March brings the first signs of spring and has many married people seeking a fresh start on their own.
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“People are making decisions over the holidays and acting on them,” says to Randall Kessler, partner at Kessler and Solomiany Family Law in Atlanta. “It’s spring fever-- people want to start their lives anew.”
According to According to New York-based matrimonial attorney Steve Eisman, the month of March brings the highest number of divorces. He adds that along with seeking a fresh start, finances also play a major role in pushing people to separate at during this time of the year.
“A lot of bonuses come out in March. Finances can enter into the plan if the bonus wasn’t good enough, or now you have your bonus and you want out because you can forecast your earnings.”
On average, Kessler says divorces can cost at minimum between $1,000 and $2,000 if the couple is on amicable terms and has little to fight over and divide up. If there is some disagreement, but still little to divide up, the cost bumps up to between $5,000 and $10,000. When the picture gets more complicated with many assets to divide and children are involved, a divorce can run between $50,000 and $100,000. Those multi-million-dollar celebrity divorces making headlines often involve teams of lawyers and tons of assets, he says.
If you are considering springing a divorce on your spouse this spring, experts say the getting your finances in order is key. Here’s what lawyers suggest you should do before serving your mate with divorce papers.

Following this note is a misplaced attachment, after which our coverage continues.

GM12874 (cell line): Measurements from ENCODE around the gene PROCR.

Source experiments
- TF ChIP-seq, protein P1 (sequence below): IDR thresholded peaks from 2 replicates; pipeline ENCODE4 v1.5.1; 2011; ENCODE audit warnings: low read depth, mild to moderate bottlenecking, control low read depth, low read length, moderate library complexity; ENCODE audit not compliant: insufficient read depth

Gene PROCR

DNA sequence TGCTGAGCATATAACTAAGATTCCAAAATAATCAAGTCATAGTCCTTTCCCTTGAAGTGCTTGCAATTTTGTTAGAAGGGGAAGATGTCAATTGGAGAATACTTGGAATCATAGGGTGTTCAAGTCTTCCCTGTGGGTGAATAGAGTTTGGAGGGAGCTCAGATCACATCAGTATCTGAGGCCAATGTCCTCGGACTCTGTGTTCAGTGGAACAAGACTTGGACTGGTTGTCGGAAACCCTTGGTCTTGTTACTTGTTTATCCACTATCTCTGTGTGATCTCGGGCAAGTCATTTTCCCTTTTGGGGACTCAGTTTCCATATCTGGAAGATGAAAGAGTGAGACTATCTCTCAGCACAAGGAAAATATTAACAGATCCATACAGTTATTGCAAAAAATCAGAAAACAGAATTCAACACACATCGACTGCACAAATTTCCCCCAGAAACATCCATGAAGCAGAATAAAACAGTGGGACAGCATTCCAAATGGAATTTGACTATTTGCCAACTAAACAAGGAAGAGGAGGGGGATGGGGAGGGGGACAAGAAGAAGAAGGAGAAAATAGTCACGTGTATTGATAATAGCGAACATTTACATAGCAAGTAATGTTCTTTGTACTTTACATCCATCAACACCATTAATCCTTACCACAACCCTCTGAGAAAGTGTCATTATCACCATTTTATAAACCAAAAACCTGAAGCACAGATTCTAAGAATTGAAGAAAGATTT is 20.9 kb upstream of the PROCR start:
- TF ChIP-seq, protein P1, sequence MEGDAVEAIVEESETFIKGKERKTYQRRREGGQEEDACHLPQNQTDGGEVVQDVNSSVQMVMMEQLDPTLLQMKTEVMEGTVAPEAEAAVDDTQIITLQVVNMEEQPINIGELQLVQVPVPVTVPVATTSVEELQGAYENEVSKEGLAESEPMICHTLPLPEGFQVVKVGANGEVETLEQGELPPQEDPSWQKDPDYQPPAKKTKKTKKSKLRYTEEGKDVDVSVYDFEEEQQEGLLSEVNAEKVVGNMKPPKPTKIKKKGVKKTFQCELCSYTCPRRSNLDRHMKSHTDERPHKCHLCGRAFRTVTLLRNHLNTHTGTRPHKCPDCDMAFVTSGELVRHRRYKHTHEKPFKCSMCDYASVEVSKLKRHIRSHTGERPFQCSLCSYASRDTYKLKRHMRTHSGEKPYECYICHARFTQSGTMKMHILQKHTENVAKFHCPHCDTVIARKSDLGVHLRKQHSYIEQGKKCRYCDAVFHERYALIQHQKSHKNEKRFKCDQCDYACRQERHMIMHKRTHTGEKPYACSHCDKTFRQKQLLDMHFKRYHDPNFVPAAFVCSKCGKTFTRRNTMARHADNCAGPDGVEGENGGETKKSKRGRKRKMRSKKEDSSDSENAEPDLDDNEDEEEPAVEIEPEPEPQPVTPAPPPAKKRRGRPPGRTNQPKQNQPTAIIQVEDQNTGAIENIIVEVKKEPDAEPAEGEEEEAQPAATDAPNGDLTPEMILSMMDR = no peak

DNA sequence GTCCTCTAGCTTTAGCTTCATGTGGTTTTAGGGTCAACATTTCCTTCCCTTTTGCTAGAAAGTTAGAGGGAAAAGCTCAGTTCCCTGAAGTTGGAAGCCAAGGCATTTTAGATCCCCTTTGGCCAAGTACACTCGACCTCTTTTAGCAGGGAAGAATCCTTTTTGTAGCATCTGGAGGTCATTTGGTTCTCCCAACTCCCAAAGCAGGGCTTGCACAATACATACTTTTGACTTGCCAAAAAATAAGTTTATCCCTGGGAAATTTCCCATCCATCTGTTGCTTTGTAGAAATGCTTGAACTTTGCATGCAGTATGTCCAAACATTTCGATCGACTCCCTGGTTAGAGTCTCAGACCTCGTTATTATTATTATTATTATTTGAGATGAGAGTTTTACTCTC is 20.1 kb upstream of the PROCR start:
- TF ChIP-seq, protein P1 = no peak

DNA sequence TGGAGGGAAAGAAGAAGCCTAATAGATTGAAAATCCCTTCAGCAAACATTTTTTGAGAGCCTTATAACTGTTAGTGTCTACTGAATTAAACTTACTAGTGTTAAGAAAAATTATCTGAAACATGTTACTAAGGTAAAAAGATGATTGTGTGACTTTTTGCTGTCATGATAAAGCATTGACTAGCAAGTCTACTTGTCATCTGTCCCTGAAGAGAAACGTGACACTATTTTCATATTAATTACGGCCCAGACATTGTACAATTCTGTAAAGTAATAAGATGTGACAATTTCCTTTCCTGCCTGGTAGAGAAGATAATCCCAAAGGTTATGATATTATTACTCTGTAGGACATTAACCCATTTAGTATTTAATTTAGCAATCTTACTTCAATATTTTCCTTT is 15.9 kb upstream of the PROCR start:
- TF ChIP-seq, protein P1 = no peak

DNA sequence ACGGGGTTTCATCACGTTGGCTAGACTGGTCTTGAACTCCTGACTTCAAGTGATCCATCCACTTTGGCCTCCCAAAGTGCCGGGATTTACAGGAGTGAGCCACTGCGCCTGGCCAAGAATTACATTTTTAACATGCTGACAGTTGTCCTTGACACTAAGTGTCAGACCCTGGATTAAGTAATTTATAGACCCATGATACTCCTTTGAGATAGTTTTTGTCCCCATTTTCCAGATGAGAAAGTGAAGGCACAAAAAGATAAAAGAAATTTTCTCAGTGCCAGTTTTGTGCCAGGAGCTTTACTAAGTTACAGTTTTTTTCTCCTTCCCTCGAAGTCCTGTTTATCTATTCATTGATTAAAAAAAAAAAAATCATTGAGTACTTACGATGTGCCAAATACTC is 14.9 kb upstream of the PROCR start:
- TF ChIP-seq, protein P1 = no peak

Keep Good Records
“Divorce is very often a case of ‘he who has the best records wins,’” says New York City-based lawyer Raoul Felder. “Write down all of your expenses for each day over the course of a couple of weeks.”
Also be sure to collect all of your tax returns, year-end statements and credit card statements before filing. Some credit companies will break these records into categories so you can see what you spent on each area of life before you file, Felder adds.
When it comes to determining alimony, Kessler says the records you gather you include a budget and don’t be stingy.
“Don’t worry about being conservative, or worry that the judge will think you spend too much,” he says. “$8,000 a month may sound like a lot, but you can back up your request for money if you refine it. You will never get more money than what you ask for—it has to be based on need.”
Kessler says meeting with an attorney is not cheating and advises you do it before making any decisions.
“If you feel sick, you go to a doctor, you don’t wait until you have a heart attack. The best solution is to find a respected lawyer in your community and if you don’t like the lawyer, go meet a new one.”
Sitting down with a professional will help map out the procedures, what you should be doing and create an estimate of how much the process will cost.
Have Money Saved Up
News flash—this is your rainy day, so put that rainy day fund to use, says Felder. If you are contemplating a divorce, it could help to start saving some money on the side.
Even if you wind up getting a decent amount of child support or alimony, experts say it will likely be delayed, so it’s a good idea to have enough cash to pay for things like tuition bills, car payments and food.
With that said, Felder says not to drain a joint account before filing because it will make you look bad in front of a judge.
“Pay off your credit card, opt for the yearly payment plan if you have children in private school,” he says. “It’s better to go into this without debt, if you can.”
Step Away from the Computer
Many couple share computers, laptops and tables, and fail to have a secure email account which can lead to the other person discovering important divorce information, and Eisman says judges won’t be on your side when it comes to being digitally violated.
“There’s a lot of spyware out there that’s not necessarily electronic eavesdropping. D.A.s aren’t really keen on prosecuting this either.”
Now is also the time to get off Facebook or other online social networks, Eisman says these platforms can be a divorce attorney’s best friend.
“There is so much to start divorces on there, and so much to use during the course of a divorce. Keep your adulterous relationship, and paramours off Facebook until after you settle.”